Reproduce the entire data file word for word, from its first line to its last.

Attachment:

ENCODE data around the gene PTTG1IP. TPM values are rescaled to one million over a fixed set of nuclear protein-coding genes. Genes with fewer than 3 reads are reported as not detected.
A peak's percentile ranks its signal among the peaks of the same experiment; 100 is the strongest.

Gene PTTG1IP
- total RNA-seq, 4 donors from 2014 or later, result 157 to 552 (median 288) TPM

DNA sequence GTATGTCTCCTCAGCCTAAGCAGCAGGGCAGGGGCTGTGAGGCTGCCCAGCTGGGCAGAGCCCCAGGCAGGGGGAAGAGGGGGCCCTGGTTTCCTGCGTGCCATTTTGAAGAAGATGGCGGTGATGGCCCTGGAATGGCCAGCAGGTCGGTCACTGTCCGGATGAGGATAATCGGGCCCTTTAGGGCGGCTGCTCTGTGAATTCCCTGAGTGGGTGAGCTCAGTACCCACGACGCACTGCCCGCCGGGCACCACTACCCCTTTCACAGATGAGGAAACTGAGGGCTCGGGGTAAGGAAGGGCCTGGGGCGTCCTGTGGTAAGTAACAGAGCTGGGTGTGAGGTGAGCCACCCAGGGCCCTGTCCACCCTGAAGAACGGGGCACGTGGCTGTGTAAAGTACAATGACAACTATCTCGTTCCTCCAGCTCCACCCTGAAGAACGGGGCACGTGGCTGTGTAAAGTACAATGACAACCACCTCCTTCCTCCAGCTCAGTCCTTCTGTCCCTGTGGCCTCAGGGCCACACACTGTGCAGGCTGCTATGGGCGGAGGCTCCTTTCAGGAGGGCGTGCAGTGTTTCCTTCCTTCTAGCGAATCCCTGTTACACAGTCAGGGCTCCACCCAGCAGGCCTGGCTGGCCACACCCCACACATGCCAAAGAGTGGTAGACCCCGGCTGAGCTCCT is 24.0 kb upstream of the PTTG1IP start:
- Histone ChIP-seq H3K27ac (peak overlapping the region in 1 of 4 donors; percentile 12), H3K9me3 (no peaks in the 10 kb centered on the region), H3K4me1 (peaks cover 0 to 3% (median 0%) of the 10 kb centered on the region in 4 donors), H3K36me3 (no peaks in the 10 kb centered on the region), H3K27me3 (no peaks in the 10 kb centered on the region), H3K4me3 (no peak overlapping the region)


ENCODE data around the gene PTTG1IP. TPM values are rescaled to one million over a fixed set of nuclear protein-coding genes. Genes with fewer than 3 reads are reported as not detected.
A peak's percentile ranks its signal among the peaks of the same experiment; 100 is the strongest.

Gene PTTG1IP
- total RNA-seq, 4 donors from 2014 or later, result 157 to 552 (median 288) TPM

DNA sequence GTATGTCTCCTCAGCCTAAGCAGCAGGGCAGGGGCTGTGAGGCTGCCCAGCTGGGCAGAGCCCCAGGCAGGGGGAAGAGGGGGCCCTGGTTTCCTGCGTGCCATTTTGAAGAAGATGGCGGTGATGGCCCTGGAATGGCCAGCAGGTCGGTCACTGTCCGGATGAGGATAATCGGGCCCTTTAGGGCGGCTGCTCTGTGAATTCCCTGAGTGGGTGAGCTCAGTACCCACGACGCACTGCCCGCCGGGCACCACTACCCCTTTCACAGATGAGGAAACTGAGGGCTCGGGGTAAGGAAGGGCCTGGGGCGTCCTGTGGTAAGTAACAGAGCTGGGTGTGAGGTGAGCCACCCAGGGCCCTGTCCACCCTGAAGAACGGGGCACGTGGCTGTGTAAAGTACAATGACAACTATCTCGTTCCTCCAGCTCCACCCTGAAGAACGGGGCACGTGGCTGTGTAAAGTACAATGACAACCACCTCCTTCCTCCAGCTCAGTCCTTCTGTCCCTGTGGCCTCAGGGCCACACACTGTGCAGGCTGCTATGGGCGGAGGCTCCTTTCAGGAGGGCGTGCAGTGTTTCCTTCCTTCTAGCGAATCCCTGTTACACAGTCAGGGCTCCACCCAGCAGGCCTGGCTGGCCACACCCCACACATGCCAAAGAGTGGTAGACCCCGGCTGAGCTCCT is 24.0 kb upstream of the PTTG1IP start:
- Histone ChIP-seq H3K27ac (peak overlapping the region in 1 of 4 donors; percentile 12), H3K9me3 (no peaks in the 10 kb centered on the region), H3K4me1 (peaks cover 0 to 3% (median 0%) of the 10 kb centered on the region in 4 donors), H3K36me3 (no peaks in the 10 kb centered on the region), H3K27me3 (no peaks in the 10 kb centered on the region), H3K4me3 (no peak overlapping the region)